Tuesday, January 29, 2013

Fantasy or Outright Lies

Please welcome my good friend, Julie with her view (and one I completely agree with) on the lies stories we tell our children.  Leave some feedback for her.  She really needs to get her own blog going, right?!

There are a few things I think back upon, from when I was growing up, that I am envious of my parents.  They didn't have to worry about buckling us up in the car, or gearing us up in pads and helmets to ride our bicycles.  I understand we have all of this now for good reason, but it must have been so easy for them to send us out and play.  Today we need to make sure they have on every bit of proper attire, and shimmy our way into the backseats to buckle them in and out, every time we make a stop.  This got me to thinking how many other things we have just made absolutely more difficult for ourselves in terms of raising children.

When I grew up, my parents told me about Santa, and the Tooth Fairy and the Easter Bunny.  But they were simple stories - Santa was a big fat guy who lived in the North Pole and brought us presents at Christmas.  We sent off ONE letter to him, never expecting an answer, just waiting for Christmas morning to see if he actually got it.  He usually did.  Sometimes, we would read stories about Frosty and Rudolph, and sing the songs ad nauseum, but that was the extent of my parent's involvement.  Most of it had to do with my imagination and experience.  I could have sworn that I heard reindeer hooves on our roof one year.  Another time, I was extremely suspicious of a department store Santa, but my mom said, "Nope, that's him."  Okay, done and done.  I just believed her.  The tooth fairy posed a huge mystery.  All I knew about her was she was this little fairy who would come in while I was asleep, take my tooth and leave a quarter.  I never even thought to ask my parents what her name was, or what she looked like.  None of my friends knew, so I guessed that was just part of the mystery.

Today, however, I find myself creating fantastical stories to keep up with the advances in technology that seem to keep detailing these wonderful childhood fantasies.  For instance, there is a website now that my daughter heard of from a friend in school that allows you to meet your own "personal" tooth fairy!  Apparently, there is more than one.  Each person has their own, and that fairy has a name.  Madelyn's happens to be named Kiera, while Celia found out hers is Natalie.  So when they decide to write their tooth fairies letters, and asks them if they know another tooth fairy, well you can imagine how delicately I have to address this.  Not so much for them, but for me.  Now I have to remember what I wrote to each as child as a particular fairy, and I have to research what the dang website says about how they collect the teeth and what they do with them after they take them.  Oh, and not only that, I have to explain, in my very best fairy handwriting, why they only get a dollar, and Kaitlyn in school got a wii game.  Really?  I feel there should be some sort international parent organization that sets rules and limits on what each fantasy character can bring.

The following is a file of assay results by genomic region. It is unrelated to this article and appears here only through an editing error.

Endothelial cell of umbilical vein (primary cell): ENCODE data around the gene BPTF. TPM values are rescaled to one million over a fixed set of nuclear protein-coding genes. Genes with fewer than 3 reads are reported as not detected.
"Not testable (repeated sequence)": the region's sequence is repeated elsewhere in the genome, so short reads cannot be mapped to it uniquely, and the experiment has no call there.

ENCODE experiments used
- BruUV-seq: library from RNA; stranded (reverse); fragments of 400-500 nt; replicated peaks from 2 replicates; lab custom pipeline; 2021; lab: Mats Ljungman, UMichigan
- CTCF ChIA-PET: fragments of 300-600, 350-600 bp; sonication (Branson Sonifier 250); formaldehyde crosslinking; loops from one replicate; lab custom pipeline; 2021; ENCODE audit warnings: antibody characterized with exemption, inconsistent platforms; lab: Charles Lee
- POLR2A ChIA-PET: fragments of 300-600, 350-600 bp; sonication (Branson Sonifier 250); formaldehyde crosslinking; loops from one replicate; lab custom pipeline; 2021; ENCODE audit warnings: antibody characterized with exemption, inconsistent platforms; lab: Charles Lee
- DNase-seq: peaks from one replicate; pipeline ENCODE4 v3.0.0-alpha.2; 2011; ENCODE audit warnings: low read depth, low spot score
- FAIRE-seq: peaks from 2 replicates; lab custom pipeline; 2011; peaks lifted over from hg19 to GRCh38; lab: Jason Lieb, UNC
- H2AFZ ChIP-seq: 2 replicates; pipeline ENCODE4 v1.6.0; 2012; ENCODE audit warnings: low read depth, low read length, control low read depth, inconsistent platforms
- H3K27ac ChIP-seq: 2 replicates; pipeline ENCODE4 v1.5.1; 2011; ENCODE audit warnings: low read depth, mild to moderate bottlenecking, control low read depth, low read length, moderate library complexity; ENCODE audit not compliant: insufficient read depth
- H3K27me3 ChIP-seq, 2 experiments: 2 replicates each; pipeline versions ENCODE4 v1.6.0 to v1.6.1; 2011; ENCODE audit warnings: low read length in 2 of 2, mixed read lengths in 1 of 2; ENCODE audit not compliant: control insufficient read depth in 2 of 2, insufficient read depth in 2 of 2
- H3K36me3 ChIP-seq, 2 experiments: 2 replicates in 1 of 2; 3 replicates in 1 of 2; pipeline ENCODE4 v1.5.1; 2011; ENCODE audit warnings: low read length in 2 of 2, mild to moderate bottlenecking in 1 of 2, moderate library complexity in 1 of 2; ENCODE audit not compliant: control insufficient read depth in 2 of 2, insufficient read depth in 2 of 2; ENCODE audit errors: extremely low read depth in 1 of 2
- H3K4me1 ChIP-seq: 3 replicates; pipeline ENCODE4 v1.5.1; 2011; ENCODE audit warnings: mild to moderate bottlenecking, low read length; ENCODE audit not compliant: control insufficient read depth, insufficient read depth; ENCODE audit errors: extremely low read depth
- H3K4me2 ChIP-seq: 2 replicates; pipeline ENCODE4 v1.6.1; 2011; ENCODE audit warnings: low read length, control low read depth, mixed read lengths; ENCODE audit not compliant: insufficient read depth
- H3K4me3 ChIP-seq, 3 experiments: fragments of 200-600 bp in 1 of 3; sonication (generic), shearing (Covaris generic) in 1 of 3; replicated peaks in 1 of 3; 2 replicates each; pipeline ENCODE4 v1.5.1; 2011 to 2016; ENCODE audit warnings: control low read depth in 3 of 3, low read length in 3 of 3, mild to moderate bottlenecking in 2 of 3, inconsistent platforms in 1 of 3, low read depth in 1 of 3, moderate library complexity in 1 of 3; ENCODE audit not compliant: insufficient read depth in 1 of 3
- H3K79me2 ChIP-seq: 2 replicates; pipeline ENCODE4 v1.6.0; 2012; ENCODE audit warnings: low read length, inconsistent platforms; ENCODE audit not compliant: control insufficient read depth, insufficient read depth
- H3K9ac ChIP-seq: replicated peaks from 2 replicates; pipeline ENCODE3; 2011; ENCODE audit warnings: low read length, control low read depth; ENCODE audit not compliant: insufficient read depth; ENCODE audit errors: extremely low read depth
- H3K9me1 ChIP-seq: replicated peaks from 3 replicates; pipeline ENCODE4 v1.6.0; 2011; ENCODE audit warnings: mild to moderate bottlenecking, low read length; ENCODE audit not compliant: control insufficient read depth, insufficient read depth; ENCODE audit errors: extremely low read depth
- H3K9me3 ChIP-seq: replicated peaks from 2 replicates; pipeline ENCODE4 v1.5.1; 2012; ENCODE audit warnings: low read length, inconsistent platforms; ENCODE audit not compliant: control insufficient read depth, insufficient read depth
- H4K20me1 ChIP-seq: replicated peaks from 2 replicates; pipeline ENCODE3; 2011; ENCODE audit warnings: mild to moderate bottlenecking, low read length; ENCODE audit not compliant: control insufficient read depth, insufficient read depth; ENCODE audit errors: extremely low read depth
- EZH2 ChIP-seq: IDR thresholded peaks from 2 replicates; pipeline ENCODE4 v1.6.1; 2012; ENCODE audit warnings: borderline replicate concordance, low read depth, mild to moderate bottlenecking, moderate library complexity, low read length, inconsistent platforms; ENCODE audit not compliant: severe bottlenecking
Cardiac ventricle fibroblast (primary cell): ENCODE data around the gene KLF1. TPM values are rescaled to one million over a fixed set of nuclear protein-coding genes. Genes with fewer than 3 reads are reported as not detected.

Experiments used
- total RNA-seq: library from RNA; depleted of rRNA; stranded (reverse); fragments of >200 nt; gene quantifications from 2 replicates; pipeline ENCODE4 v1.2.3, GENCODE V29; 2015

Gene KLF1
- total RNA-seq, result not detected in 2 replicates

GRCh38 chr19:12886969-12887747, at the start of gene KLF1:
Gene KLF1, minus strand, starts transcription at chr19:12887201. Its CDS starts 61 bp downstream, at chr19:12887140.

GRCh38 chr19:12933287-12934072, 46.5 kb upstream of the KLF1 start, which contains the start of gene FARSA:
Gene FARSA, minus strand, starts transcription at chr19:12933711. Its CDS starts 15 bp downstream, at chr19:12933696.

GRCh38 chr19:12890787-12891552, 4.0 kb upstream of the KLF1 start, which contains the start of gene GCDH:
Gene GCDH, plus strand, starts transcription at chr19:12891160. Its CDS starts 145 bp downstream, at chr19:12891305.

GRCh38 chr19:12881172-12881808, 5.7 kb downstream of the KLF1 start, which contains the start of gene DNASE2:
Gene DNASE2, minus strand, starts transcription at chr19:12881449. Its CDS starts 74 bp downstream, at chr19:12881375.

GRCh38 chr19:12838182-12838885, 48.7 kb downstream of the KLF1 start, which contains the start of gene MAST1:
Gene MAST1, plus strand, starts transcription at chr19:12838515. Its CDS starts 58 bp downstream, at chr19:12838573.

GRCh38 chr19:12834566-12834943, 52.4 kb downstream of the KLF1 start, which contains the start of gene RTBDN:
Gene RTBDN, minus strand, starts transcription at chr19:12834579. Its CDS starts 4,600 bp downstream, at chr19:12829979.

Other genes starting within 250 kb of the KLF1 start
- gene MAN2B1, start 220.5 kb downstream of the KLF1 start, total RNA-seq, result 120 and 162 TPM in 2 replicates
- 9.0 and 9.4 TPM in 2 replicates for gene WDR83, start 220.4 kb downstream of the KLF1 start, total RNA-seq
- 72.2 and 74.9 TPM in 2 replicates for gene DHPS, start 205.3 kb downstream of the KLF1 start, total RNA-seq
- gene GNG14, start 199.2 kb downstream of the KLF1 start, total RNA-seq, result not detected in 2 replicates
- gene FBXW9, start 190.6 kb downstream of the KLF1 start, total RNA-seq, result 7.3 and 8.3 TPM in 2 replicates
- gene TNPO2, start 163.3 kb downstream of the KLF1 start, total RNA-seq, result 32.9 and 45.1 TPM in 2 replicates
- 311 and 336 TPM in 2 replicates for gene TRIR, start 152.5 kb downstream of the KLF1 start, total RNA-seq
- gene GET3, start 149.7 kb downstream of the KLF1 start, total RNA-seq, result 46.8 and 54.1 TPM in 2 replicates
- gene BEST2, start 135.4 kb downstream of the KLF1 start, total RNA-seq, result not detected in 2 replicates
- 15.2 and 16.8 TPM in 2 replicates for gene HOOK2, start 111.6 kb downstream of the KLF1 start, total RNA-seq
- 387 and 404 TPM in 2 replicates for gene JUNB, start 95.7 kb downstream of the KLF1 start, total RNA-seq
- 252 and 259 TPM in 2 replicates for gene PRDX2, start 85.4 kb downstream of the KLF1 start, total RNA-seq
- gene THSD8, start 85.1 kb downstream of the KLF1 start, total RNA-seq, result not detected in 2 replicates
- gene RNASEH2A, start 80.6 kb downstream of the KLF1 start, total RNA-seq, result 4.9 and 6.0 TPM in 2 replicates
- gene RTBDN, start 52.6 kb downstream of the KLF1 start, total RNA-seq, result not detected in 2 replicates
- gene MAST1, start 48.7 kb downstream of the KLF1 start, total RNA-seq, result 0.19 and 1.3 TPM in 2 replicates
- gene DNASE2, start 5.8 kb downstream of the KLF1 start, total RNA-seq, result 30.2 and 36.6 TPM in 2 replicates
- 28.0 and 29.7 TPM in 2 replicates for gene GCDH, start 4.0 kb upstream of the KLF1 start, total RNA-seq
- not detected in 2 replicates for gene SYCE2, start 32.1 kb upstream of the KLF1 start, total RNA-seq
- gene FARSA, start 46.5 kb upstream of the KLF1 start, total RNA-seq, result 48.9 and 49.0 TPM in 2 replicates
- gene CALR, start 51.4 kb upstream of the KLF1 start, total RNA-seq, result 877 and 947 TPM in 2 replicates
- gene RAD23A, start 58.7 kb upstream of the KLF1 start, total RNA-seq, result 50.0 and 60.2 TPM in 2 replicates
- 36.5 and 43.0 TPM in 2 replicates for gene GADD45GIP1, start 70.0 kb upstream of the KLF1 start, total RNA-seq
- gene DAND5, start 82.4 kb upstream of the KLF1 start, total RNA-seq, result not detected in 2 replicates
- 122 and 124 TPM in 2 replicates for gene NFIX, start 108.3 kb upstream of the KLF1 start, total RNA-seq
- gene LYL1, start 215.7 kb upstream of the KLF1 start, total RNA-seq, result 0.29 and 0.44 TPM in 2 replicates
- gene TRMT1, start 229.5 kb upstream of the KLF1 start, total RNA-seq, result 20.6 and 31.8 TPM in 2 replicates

Don't even get me started with Christmas.  I have to admit that I love our elf on the shelf - great addition to behavior modification.  However, my children find it necessary to write to Buttons every...single....night.  So now we not only have to remember to hide him before we go to bed, now we have to write them a letter answering their questions about Rudolf and who my (Buttons) favorite reindeer is, and if my other elf friends have really bad kids who are going to get coal.  And what about the website that tracks Santa's progress on Christmas Eve?  I know all of this is supposed to be in the spirit of the holiday, but is it?  I really feel that instead of having my children believe in innocent holiday traditions, I am flat out lying to them.  I am stacking my lies, piling one on top of the other.  I'm afraid that my kids are not going to find out the truth from their friends at recess, but by me, either slipping on top of my gigantic pile of untruths, or one day admitting that I just can't handle the stress anymore!  "Okay!  I admit it!  There is no Santa!  Mommy just made up the whole story...I don't know why (sob, sob)...I...don't....know....whyyyyy!"  Hopefully it won't end like this.  With my husband's help and copious notes, we should be able to keep this going for another, oh gosh wait, is it 10 more years?  Well, here's to the holidays, and keeping our children happy!      

1 comment:

  1. Thanks for sharing! I understand your frustrations. I have 4 children and with the oldest being 12. He still believes in all the whimsical magic, although, his friends don't. My biggest fear is having to admit it is all a big lie to help him enjoy life a little bit more. At that point enjoyment is no what he will be feeling. He doesn't believe in the tooth fairy but rather than being disappointed he has chosen to tell us he wants to keep all his teeth, therefore, preserving the truth himself.


Thanks for leaving a comment! Look forward to more :) ~ Susan